It seems like every awesome person I’ve ever met was teased and had a hard time in school. I’m telling my kids that they better hope they get a lot of crap in school, or they won’t turn out good.

    • molls

      I totally feel the same way! Everyone I know who’s worth a damn had some weird school situation growing up. Or camp or whatever. I think being picked on teaches you to have like, semi-reasonable reactions in the long run because you just start to look at things like, “What? That’s not a big deal.”

  • http://www.facebook.com/mnicolassanchez Mireia Nicolas

    If I were you, I would totally buy a satin eye patch to do it in style.

  • http://www.facebook.com/victoria.rey Victoria Rey

    I have a strabismus AND I had one of those crazy corrective surgeries. When I was was younger, though, I would use my lazy eye to ward off my classmates (man, now I feel like an even weirder kid).

    A few eye appointments ago I freaked out on my eye doctor because I could feel my vision going double like it used to and I was convinced that painful, terrible, tv inhibiting surgery would have to be done again. He assured me it was in my mind but now, well now I just might jump the gun and have eyepatch time to avoid any further surgeries.

    Or I could just stop being a spaz.

  • http://www.facebook.com/rebeccagialluca Rebecca Gialluca Raia

    Do they make fun eye-patches for adults? Like the ones with drawings with them? It would be fun to do a eye-patch craft night!

  • http://www.facebook.com/samilanna Samantha Alanna Wittwer

    I spent the duration of the 2006 Winter Olympics in an 1970’s Shag Pad/ Ski Cabin with a particularly large eye patch due to a scratched retina. I was more embarrassed by the lack of coordination I had because I couldn’t wear my glasses over the thing, but maybe the world wasn’t ready for the Buddy Holly/ Pirate look quite yet.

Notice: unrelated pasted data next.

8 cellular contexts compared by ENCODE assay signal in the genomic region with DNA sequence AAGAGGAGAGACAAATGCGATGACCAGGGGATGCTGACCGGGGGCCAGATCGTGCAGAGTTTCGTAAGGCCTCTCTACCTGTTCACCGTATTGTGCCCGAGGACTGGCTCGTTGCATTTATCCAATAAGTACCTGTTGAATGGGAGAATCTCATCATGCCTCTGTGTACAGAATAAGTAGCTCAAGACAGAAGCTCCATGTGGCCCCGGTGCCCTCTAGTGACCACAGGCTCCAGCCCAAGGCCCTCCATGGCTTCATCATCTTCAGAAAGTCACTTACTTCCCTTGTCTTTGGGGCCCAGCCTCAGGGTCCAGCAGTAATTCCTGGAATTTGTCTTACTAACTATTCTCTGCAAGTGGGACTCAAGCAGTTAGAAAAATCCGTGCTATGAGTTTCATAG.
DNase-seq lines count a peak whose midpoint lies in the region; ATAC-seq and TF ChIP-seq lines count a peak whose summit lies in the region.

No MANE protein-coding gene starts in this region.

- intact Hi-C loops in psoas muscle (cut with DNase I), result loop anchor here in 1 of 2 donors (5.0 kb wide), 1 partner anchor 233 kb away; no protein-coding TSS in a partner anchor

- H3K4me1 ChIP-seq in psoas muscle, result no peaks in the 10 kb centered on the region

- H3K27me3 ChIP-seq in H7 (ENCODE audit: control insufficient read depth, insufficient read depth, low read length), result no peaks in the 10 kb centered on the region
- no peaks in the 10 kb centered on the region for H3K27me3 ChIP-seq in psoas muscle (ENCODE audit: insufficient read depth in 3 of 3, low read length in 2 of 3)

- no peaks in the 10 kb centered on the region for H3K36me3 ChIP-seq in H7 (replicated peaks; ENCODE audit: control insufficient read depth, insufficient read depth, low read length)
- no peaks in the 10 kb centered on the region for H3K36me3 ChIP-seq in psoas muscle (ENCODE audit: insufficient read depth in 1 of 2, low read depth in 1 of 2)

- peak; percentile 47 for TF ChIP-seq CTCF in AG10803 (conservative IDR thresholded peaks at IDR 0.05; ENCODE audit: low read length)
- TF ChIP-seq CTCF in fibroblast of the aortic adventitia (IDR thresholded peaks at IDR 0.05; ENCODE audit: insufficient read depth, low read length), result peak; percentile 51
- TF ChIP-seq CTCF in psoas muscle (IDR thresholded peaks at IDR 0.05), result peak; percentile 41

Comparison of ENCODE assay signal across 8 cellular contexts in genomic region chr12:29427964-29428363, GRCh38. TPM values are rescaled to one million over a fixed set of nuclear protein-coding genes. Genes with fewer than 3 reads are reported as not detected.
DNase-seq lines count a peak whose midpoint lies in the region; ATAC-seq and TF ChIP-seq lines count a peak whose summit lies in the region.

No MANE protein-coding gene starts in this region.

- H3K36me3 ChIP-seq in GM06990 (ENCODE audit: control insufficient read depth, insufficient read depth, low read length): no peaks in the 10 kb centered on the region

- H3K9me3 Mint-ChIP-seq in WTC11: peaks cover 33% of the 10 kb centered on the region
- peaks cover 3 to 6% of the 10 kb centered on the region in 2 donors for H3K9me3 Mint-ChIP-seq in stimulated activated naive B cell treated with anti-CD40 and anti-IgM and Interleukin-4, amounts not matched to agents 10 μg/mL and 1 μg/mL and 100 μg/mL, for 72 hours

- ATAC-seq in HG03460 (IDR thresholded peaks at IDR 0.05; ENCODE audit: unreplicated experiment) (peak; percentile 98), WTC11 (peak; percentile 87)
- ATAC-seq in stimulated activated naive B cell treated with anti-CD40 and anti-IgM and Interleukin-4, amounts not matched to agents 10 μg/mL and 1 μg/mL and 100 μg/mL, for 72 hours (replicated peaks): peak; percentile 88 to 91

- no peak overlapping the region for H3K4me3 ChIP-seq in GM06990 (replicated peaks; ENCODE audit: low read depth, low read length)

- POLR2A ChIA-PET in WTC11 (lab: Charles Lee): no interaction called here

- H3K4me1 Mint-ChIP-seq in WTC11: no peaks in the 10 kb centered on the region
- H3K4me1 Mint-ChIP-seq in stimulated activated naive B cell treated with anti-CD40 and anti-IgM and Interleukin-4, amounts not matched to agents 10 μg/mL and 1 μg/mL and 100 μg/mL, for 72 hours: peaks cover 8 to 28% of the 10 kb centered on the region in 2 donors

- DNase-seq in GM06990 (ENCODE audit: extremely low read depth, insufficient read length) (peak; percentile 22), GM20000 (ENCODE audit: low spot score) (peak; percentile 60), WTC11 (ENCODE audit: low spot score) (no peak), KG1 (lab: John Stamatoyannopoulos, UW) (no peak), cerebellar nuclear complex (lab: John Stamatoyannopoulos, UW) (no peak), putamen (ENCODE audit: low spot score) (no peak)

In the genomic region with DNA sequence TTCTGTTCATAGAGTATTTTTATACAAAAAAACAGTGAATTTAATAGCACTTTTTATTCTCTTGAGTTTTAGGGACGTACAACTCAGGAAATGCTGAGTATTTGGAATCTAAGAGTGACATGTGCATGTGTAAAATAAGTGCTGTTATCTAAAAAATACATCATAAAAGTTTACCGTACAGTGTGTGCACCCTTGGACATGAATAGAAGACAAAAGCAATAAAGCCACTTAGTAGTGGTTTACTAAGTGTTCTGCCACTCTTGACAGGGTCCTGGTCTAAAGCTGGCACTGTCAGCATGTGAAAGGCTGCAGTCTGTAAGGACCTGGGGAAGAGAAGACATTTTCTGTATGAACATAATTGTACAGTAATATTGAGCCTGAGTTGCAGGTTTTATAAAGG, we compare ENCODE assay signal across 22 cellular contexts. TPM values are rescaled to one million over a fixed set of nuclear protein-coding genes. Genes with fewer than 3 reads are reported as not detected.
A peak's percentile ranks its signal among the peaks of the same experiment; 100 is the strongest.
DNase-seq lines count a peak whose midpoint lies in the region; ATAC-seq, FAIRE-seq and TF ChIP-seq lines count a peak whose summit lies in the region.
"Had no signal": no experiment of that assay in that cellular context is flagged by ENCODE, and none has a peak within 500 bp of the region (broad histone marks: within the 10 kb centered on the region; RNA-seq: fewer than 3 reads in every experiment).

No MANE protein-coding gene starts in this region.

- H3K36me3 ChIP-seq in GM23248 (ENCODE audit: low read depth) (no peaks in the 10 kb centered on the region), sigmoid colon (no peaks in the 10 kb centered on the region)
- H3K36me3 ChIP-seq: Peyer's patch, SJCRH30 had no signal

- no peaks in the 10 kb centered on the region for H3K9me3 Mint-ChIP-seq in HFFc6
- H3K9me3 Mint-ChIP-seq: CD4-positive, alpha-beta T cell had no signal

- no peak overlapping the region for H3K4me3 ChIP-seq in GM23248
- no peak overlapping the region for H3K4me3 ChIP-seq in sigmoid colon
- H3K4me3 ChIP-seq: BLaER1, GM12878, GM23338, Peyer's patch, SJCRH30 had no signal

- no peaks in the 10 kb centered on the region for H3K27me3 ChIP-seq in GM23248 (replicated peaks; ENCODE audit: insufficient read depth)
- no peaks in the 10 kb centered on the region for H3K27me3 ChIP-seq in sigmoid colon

So, I’ve got a lot of respect for your Patch Confidence, and perhaps something like this would be the best way to show the world that you find ocular health mad sexy.


  • http://www.facebook.com/cchowington Caroline Coghill

    I love reading your posts and now surfing around on your youtube channel. You’re like the kind of people I wish I had hanging around in high school. I too now hang with hipsters and when I first started out, I wore horribly preppy clothes and just looked like an idiot because I knew that wasn’t me. So, my friend took my garage sale shopping and I concidentally bought this killer sweater with pearl buttons which I proceeded to wear for the next three years. It literally fell apart when I finally threw it away, but rock that eye patch like I rocked my sweater because your super cool, hilarious, and you can make pirate jokes. Those are due for a comeback. Just saying :)

  • http://www.facebook.com/amyamyamy17 Amy Danielle

    Molls, everything you write makes me want to give you a hug. You are so funny and awesome and I feel like if we lived in the same state, I would find you (totally not stalk… totally.) and we would be best friends.
    And also I love that your lips are always red. You make that patch look sassy and sophisticated. Nice!

  • http://www.facebook.com/abbyluna Abigail Aguisanda

    I think you should sticker the eye patch or bedazzle it with HG (HelloGiggles, duh!) or your initials. Just sayin, I think you can fierce work it. Or rock a monocle. Hang in there Molls, we got yo back!

  • http://www.facebook.com/davidismyfirstname David Aguilera

    I may or may not have searched Etsy for eye patches because of this article.

  • http://www.facebook.com/profile.php?id=1080830127 Beth Curry

    I remember having to wear a patch (well, it was more like a bandaid over glasses – I didn’t need glasses [then] as far as I’m aware) when I was around 4 or 5 for a while, so I assume I had the same thing.

    Thinking of that also reminded me that I used to go to a speech therapist around the same time. I’m surprised at how much I’ve forgotten.

    Rock that eye patch! I can’t believe I just googled “Swarovski eye patch.”

  • http://www.facebook.com/pinkgrapefruits87 Lauren Nespoli

    I had to wear an eye patch as a baby because of something similar, but then they realized one of the muscles wasn’t attached so they had to do surgery. All of this happened before I was 2 so I don’t remember the patch, but apparently I wasn’t fond of it! I was lucky though because they said I’d have to have another surgery before I was 7 and glasses by age 12. I’m 24 and never had another surgery and don’t wear glasses (*knocks wood* just to be safe!) I get my eyes checked every year though because I’m afraid of needing another surgery or the corrective glasses or something!